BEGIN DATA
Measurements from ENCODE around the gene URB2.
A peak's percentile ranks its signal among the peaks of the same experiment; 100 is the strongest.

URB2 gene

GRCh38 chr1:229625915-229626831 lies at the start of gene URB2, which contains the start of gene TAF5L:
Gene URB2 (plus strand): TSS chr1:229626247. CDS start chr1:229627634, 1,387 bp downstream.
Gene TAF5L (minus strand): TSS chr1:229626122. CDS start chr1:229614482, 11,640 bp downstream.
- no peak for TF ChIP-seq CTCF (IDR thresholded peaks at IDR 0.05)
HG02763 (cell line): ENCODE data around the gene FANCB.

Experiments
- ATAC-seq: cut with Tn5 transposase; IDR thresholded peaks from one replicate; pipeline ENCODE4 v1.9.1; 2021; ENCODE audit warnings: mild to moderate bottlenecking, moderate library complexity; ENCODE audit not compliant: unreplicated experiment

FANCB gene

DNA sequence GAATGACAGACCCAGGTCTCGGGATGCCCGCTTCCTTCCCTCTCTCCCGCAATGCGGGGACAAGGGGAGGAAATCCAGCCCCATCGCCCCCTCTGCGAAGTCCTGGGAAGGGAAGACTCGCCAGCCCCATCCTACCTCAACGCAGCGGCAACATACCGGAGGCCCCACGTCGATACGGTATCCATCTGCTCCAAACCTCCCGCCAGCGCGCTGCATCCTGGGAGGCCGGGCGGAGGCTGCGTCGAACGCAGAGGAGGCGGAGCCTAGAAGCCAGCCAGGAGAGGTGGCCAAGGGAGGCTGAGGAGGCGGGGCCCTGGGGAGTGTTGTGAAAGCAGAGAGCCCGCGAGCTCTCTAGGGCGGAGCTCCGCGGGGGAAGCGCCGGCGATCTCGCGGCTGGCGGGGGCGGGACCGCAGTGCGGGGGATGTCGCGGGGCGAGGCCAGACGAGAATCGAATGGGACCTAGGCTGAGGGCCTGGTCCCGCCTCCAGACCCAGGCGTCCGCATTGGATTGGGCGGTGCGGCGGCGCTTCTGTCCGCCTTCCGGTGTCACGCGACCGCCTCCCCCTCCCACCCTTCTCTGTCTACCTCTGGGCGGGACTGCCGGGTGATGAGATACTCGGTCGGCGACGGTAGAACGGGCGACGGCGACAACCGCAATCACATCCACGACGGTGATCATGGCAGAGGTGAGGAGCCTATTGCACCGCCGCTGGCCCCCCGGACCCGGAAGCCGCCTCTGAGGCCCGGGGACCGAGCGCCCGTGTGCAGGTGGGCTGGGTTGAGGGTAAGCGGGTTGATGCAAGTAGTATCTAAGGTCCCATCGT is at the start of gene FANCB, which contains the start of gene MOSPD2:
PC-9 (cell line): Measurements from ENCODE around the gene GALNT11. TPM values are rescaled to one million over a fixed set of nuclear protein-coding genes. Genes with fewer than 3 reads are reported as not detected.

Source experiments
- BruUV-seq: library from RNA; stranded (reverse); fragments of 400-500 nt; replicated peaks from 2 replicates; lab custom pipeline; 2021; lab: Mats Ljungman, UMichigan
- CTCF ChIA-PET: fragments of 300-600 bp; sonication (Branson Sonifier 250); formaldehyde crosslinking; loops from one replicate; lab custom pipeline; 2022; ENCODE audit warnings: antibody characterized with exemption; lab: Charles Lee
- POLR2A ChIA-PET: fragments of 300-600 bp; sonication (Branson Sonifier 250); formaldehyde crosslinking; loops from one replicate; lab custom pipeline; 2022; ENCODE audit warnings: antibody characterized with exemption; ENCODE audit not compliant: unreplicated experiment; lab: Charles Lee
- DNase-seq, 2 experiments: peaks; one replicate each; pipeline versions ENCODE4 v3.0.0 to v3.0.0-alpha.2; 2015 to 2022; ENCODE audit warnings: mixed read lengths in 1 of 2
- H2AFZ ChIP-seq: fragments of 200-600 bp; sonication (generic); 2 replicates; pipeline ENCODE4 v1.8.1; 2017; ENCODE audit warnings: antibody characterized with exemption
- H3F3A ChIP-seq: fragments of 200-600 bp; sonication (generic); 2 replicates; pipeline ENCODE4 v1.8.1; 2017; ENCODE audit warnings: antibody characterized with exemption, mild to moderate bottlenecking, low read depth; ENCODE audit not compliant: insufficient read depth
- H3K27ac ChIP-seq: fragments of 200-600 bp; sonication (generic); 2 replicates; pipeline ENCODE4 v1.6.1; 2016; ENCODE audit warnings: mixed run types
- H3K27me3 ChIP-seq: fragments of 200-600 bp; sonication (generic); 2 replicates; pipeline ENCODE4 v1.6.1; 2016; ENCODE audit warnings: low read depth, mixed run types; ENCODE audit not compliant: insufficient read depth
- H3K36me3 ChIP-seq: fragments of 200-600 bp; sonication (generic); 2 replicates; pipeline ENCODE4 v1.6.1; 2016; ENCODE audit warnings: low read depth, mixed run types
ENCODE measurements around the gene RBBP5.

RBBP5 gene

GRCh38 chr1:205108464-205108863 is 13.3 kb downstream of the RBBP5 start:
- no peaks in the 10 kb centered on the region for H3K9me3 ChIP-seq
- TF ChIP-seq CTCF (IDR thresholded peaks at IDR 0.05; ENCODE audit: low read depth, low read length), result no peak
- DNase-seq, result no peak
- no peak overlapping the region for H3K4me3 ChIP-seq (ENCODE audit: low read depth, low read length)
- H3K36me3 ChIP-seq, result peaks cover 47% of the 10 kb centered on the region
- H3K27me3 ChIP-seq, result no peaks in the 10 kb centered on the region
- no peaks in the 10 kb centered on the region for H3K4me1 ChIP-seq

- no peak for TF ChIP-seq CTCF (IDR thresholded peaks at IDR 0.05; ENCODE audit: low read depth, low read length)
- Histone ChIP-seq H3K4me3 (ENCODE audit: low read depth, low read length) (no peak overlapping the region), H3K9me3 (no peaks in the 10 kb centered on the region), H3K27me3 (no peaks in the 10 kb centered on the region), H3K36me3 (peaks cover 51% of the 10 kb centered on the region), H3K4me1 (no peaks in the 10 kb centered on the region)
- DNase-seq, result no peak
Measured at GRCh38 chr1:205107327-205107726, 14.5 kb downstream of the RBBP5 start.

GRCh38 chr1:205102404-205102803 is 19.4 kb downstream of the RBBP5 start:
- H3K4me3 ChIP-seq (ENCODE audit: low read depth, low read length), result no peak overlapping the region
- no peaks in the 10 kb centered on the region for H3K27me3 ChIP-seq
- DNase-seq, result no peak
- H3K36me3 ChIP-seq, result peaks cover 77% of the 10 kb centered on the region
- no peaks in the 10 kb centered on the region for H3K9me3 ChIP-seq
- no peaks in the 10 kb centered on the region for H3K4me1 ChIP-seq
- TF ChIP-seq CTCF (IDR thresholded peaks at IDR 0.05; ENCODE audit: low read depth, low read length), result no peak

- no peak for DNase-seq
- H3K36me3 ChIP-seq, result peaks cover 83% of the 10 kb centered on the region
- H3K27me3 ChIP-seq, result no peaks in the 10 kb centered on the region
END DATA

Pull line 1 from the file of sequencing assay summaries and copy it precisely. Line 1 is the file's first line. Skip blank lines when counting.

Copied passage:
Measurements from ENCODE around the gene URB2.